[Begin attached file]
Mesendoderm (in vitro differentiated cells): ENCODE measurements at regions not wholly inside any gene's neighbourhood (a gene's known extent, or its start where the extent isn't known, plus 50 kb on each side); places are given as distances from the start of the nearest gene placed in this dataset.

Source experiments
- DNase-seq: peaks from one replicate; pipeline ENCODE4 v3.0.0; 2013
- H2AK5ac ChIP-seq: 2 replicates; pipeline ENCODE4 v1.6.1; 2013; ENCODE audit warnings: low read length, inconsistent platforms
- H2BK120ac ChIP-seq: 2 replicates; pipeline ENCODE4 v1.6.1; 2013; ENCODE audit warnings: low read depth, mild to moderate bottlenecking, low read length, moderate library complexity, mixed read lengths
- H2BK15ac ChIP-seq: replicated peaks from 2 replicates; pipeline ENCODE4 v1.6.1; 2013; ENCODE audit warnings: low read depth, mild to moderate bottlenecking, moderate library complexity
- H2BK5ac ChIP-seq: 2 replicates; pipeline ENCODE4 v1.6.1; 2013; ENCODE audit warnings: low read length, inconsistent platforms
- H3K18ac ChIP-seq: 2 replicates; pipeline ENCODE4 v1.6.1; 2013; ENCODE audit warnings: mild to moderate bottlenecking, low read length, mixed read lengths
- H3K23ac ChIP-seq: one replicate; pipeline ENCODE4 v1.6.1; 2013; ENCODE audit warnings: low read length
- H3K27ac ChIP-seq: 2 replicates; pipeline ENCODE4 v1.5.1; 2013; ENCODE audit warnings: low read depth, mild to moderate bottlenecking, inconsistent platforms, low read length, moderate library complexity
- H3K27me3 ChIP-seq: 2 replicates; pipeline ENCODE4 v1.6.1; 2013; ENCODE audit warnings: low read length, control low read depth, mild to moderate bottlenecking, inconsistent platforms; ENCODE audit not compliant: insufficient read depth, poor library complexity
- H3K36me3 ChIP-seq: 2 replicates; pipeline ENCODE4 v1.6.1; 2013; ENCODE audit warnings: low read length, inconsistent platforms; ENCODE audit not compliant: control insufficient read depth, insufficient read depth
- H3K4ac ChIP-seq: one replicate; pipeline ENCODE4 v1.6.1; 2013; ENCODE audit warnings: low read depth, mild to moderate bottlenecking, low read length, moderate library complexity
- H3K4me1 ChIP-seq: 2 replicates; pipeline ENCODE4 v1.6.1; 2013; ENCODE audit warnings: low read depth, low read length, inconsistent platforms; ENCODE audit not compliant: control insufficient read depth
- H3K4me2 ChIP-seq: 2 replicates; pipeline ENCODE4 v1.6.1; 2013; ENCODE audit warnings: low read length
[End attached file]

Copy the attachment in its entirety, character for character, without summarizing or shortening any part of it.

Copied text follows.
Mesendoderm (in vitro differentiated cells): ENCODE measurements at regions not wholly inside any gene's neighbourhood (a gene's known extent, or its start where the extent isn't known, plus 50 kb on each side); places are given as distances from the start of the nearest gene placed in this dataset.

Source experiments
- DNase-seq: peaks from one replicate; pipeline ENCODE4 v3.0.0; 2013
- H2AK5ac ChIP-seq: 2 replicates; pipeline ENCODE4 v1.6.1; 2013; ENCODE audit warnings: low read length, inconsistent platforms
- H2BK120ac ChIP-seq: 2 replicates; pipeline ENCODE4 v1.6.1; 2013; ENCODE audit warnings: low read depth, mild to moderate bottlenecking, low read length, moderate library complexity, mixed read lengths
- H2BK15ac ChIP-seq: replicated peaks from 2 replicates; pipeline ENCODE4 v1.6.1; 2013; ENCODE audit warnings: low read depth, mild to moderate bottlenecking, moderate library complexity
- H2BK5ac ChIP-seq: 2 replicates; pipeline ENCODE4 v1.6.1; 2013; ENCODE audit warnings: low read length, inconsistent platforms
- H3K18ac ChIP-seq: 2 replicates; pipeline ENCODE4 v1.6.1; 2013; ENCODE audit warnings: mild to moderate bottlenecking, low read length, mixed read lengths
- H3K23ac ChIP-seq: one replicate; pipeline ENCODE4 v1.6.1; 2013; ENCODE audit warnings: low read length
- H3K27ac ChIP-seq: 2 replicates; pipeline ENCODE4 v1.5.1; 2013; ENCODE audit warnings: low read depth, mild to moderate bottlenecking, inconsistent platforms, low read length, moderate library complexity
- H3K27me3 ChIP-seq: 2 replicates; pipeline ENCODE4 v1.6.1; 2013; ENCODE audit warnings: low read length, control low read depth, mild to moderate bottlenecking, inconsistent platforms; ENCODE audit not compliant: insufficient read depth, poor library complexity
- H3K36me3 ChIP-seq: 2 replicates; pipeline ENCODE4 v1.6.1; 2013; ENCODE audit warnings: low read length, inconsistent platforms; ENCODE audit not compliant: control insufficient read depth, insufficient read depth
- H3K4ac ChIP-seq: one replicate; pipeline ENCODE4 v1.6.1; 2013; ENCODE audit warnings: low read depth, mild to moderate bottlenecking, low read length, moderate library complexity
- H3K4me1 ChIP-seq: 2 replicates; pipeline ENCODE4 v1.6.1; 2013; ENCODE audit warnings: low read depth, low read length, inconsistent platforms; ENCODE audit not compliant: control insufficient read depth
- H3K4me2 ChIP-seq: 2 replicates; pipeline ENCODE4 v1.6.1; 2013; ENCODE audit warnings: low read length